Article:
In the tenth book of ArtemidorosGeography, he says:

‘The inhabitants assert that a spring of fresh water bubbles up which produces eddies, and that large fish appear in the whirling space. To them the sacrificers let down first-fruits of offerings on wooden rods, on which are fixed boiled and roasted meats, barley-cakes, and pieces of bread. The name of this harbour and place is Dinus.’​”

(F2a = Stephanos of Byzantion, Ethnika, at Soura) Soura: Oracle of Lycia, about which Polycharmos says in Lycian Matters “where a place called Sourios is now a well of the sea.”

(F2b = Pseudo-Plutarch, Whether Land or Sea Animals are Cleverer 23 or 976c) Actually, I have heard that near Soura,​ a village in Lycia between Phellos and Myra, men sit and watch the wiggles, flights, and pursuits of fish and divine from them by a professional and rational system, as others do with birds.

(F2c = Pliny, Natural History 32.17) But at Myra in Lycia in the spring of Apollo called Kourion, when summoned three times by the pipe the fishes come to give oracular responses. If the fish snap at the meat thrown to them, it is favourable for enquirers, and if the fish cast the meat aside with their tails is disastrous. At Hieropolis in Syria the fish in the pond of Yenus obey the voice of the temple ministers. . . [omitted further examples of fish in connection with temples].

(F2d = Aelian, On the Characteristics of Animals 8.5) I have ascertained that there is a village in Lycia, between Myra and Phellos called Soura where there are those who devote themselves to divination by means of fish. They understand what it purports if the fish come at their call or withdraw, and what it signifies if they pay no attention, and what it portends if they come in numbers. You would hear these prophetic utterances of the sages when a fish leaps out of the water or comes floating up from the depths, and when it accepts the food or on the other hand rejects it.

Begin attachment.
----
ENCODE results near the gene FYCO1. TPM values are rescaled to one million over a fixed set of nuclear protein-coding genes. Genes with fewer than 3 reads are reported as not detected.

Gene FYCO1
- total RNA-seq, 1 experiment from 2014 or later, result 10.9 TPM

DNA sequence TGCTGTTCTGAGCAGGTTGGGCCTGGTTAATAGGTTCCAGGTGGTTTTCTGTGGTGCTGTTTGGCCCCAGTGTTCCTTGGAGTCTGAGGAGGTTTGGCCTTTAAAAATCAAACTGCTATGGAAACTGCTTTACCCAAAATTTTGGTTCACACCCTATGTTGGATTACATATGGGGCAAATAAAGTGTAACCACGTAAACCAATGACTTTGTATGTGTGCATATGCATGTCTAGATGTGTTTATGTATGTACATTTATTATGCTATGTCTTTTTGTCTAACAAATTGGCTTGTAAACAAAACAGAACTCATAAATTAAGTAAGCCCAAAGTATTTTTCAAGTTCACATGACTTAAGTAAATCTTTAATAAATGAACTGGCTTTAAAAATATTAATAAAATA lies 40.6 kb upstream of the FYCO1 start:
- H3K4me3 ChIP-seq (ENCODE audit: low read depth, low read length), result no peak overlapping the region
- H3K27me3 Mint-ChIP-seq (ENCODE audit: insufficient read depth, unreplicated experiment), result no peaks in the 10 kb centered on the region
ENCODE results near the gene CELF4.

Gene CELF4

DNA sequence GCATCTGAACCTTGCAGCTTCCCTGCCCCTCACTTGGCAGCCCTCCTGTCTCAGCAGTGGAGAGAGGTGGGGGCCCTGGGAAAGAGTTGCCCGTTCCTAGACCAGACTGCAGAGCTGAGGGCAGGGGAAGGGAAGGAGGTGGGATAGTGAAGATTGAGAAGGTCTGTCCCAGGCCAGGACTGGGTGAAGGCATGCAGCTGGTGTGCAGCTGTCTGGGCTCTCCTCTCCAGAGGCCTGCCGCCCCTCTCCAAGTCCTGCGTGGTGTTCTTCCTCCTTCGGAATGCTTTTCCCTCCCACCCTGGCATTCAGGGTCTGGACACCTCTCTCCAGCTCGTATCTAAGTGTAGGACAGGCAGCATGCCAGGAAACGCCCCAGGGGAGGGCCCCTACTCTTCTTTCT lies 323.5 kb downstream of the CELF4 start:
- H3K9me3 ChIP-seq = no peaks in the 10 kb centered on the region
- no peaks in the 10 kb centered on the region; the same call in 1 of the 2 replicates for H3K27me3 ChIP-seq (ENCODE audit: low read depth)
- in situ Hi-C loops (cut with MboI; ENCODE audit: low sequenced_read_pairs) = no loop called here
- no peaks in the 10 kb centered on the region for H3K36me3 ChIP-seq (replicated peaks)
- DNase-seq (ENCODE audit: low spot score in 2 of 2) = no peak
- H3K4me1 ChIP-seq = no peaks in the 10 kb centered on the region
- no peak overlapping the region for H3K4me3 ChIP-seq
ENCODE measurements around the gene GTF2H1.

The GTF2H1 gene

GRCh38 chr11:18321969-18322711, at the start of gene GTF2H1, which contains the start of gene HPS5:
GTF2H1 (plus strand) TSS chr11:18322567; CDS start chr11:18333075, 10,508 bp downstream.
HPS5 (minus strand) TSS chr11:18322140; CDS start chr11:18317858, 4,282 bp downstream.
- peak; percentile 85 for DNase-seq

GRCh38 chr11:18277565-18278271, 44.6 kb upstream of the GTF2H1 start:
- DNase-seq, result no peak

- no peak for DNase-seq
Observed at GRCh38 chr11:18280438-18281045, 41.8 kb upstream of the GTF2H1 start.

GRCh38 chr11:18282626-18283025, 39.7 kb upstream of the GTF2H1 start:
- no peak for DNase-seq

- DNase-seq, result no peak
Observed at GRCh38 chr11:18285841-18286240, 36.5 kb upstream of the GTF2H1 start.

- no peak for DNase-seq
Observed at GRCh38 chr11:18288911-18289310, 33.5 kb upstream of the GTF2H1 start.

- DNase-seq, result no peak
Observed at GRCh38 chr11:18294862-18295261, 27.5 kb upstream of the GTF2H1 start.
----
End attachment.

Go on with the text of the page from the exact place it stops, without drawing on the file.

(F2e = Aelian, On the Characteristics of Animals 12.1) There is a bay at Myra in Lycia and it has a sacred spring and there is a shrine of Apollo there. The priest of this god scatters the flesh of calves that have been sacrificed to the god. The sea-perch come swimming up in shoals and eat the meat, as though they were guests invited to a feast. Those who perform the sacrifices are delighted because they believe that this feasting of the fishes is a good omen for them. They say that the god is propitious because the fish gorged themselves on the meat. If however. the fish cast the food ashore with their tails as though they despised it and regarded it as tainted, this is believed to signify the wrath of the god. And the fish recognize the priest’s voice. If the fish obey the call of the priest, this makes happy those on whose behalf the priests summon the fish. If the opposite happens, this causes the inquirers grief.


Source of translations: A. D. Godley, Herodotus, 4 volumes, LCL (Cambridge, MA: Harvard University Press, 1920-25), public domain; F. Celoria, The Metamorphoses of Antoninus Liberalis (New York, NY: Routledge 1992); B. Gulick, Athenaeus: The Deipnosophists, 7 volumes, LCL (Cambridge, MA: HUP, 1927-41); H. Rackham, W.H.S. Jones, and D.E. Eichholz, Pliny: Natural History, 10 volumes, LCL (Cambridge, MA: HUP, 1938-1962), public domain (Rackham passed away in 1944, Jones passed away in 1963, copyright not renewed as well); A.F. Scholfield, Aelian: On the Characteristics of Animals, 3 volumes, LCL (Cambridge, MA: HUP, 1958), public domain in Canada (passed away in 1969), all adapted by Harland.